At the same time you want to be also 100% sure that the harness holds you back and you are not falling out. I did a few flights recently in Hawaii and of course you lean out as far as possible, trusting that the belt/harness is really holding you. So somehow a solution has to be found that is safe and releasable at the same time.

I don't think bags are allowed on those flights. The reports are a strap of some sort, probably from a harness or something similar, caught the lever. I live in the NYC area and have seen multiple reports and news conferences, and none of them said "bag."

Either way it seems like a design that needs to be changed.

Ah. I mention bags because both Jared Polin and this article mention a bag.

We all appreciate your research, and you're right that early reports said "bag." But this was early and before the NTSB even came on the air, and the story "from sources" was adjusted accordingly. We can all keep thinking camera bags were on this flight and caused a problem, but that would be very, very unlikely. No point in spreading misinformation.

Gabrielle Colton's picture

I know :( Heart breaking

Inexcusable for the helicopter company. Horrifyingly sad. Blessings to the families.

Vincent Alongi's picture

On the knife... that's all well and good to have it, but what happens when it slips out of someone's hand? It can get wet, the passenger gets nervous / drops it, etc. If it's going to be used going forward, it needs to be secured with it's own leash as well. Can't cut a thing if it's falling to the bottom of the river in the middle of the mayhem.

Ah, here we go playing Monday Morning Quarterbacks. And yes, it's a tragic story. But it's no more a photographer story than it is a tourist story.

"Adams explained that the most important thing taking the safety briefing we all shrug our shoulders at in commercial airlines seriously."

Interesting point. I've flown on hundreds of flights (planes, not helicopters), I think I know everything (in general), and I still listen, look for the exits on a plane, and make a mental note of how many rows back they are. I often book exit rows, and since there are several varieties of doors, I make sure I know how to get that particular one open. Thankfully I've never had to use that info.

This is an awful story. Perhaps there will be some change to regulations going forward.

It's sad that you have to use a tragic event as click bait. Your title is wrong and misleading. All you had to do was Google and verify the facts. Five photogs did not die. Enjoy the profits.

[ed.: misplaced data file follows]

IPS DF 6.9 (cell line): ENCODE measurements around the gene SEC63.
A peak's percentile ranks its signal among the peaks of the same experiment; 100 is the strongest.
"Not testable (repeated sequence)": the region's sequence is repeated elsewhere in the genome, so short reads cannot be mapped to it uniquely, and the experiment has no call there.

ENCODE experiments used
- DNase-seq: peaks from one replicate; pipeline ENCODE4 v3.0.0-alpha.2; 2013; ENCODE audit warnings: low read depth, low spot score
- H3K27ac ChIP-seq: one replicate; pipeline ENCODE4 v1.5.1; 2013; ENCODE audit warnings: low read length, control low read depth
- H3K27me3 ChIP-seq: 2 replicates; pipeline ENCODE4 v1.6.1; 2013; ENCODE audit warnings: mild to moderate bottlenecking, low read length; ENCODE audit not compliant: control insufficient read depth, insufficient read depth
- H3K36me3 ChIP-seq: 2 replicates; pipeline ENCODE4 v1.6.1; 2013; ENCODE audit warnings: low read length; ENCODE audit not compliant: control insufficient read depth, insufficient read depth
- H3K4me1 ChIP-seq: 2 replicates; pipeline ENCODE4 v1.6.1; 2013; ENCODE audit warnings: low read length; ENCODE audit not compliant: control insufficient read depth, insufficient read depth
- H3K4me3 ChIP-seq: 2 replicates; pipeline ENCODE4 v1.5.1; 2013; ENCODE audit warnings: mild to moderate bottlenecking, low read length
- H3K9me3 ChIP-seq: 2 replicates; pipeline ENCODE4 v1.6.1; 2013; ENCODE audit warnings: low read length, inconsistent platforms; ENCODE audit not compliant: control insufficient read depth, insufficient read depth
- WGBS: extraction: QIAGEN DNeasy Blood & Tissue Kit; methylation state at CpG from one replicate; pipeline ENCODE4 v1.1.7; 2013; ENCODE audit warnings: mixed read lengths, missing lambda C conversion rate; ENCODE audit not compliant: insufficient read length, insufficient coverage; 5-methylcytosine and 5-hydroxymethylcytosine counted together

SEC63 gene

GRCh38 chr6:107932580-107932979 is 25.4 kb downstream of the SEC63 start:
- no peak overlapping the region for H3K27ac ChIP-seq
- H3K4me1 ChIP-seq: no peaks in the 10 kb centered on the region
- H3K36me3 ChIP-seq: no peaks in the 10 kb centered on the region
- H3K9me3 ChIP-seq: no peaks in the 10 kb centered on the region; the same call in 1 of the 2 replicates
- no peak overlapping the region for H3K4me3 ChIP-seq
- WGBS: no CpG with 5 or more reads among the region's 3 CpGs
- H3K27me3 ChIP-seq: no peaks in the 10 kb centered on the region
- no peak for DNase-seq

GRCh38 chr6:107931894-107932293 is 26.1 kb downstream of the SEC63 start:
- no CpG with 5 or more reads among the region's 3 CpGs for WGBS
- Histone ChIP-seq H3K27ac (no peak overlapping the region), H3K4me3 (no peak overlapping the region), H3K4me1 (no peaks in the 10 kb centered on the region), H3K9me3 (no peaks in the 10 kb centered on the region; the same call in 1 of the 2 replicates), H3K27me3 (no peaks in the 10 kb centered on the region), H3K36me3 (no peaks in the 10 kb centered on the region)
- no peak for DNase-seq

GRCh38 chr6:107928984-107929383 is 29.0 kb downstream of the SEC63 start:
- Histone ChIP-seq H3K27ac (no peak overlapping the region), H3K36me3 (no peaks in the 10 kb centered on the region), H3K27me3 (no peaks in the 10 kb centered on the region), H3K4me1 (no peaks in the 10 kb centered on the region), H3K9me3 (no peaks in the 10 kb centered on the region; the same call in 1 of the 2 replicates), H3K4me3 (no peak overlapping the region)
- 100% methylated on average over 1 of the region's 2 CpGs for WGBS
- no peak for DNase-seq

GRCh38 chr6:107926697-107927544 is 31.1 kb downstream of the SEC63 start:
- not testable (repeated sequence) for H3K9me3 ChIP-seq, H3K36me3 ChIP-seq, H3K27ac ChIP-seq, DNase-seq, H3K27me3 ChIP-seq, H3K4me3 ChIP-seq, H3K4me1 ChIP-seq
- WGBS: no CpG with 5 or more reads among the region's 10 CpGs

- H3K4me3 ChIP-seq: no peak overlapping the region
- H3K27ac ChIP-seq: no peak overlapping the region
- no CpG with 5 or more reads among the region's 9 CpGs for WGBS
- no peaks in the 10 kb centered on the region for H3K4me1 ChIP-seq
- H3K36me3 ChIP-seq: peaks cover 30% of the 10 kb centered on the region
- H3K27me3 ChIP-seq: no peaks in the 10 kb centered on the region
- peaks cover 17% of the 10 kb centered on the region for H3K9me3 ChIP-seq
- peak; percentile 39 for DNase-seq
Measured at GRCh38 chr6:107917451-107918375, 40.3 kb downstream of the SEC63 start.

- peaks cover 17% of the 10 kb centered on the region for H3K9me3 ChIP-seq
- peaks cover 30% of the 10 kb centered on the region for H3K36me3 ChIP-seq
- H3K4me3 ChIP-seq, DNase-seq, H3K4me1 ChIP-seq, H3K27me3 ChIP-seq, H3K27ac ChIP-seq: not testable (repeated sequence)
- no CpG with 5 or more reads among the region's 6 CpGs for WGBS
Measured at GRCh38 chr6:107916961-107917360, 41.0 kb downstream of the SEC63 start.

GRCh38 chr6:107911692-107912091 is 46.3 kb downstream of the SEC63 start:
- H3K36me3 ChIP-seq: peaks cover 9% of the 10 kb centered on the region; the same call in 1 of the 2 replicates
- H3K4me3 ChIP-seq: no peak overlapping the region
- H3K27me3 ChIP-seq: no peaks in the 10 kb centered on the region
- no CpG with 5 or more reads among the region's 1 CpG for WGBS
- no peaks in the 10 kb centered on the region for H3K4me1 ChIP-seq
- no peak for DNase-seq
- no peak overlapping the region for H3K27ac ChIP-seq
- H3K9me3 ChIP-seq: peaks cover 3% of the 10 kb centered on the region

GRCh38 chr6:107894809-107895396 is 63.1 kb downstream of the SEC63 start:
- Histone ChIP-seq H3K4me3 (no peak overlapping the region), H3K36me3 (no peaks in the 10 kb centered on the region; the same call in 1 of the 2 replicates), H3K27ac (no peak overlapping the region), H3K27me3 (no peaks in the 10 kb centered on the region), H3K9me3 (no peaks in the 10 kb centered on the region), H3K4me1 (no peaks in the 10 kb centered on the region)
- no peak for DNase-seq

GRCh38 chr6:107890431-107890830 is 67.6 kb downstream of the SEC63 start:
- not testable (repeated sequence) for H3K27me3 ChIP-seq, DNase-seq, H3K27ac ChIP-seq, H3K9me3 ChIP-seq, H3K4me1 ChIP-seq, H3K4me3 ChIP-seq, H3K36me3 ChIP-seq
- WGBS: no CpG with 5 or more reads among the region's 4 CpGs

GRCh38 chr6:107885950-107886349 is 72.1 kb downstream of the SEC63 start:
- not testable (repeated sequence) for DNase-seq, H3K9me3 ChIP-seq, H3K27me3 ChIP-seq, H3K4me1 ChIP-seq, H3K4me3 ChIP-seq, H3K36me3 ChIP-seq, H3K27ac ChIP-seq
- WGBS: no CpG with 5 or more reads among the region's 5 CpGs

I believe people are taking issue WITH THE TITLE: "Crash Kills Five Photographers"

Let's face it, not everyone with a camera would want to be remembered or qualified as a "photographer."

Just relax, everyone. Jesus, people died. Settle down and stop trying to prove you're right.

Gabrielle Colton's picture

Hey Tom, thank you, yes when I wrote this the names had not been released. Other sources were using the word photographers. Since it is a photography tour I think everyone assumed. Apologies for the misunderstanding guys.

I stand by my statement. The title is misleading. 5 PHOTOGRAPHERS DID NOT DIE. It's misleading. It's not the first time that Fstoppers has a misleading headline. I'll continue to call out the errors. If you're going to play reporter, get the facts straight. In my opinion, this is clickbait. This happened on Sunday night. The "writer" had ample time to verify the facts.

Gabrielle Colton's picture

when I wrote this the names had not been released. Other sources were using the word photographers. Since it is a photography tour I think everyone assumed. Apologies for the misunderstanding.

Luc-Richard Elie's picture

Just when I was about to book a flight in LA for a DTLA tour

BTW: I'm from NY and I canceled my reservation with Flynon... for now. My GF and I were planning to go on Sunday. It's a sad and tragic event.

Tom Lew's picture

I've taken a FLYNYON flight and done this exact tour. So so sad. Also wtf is wrong with everybody getting hung up on the use of "photographers"? It's a doors off photo tour. They were taking the flight to take pretty pictures. 5 photographers died. Article never said they were professional commercial aerial photographers so stop being protective of your job descriptions.

Gabrielle Colton's picture

It is so incredibly sad. I agree, the tour is for photo taking whether it's on an iphone or a pro camera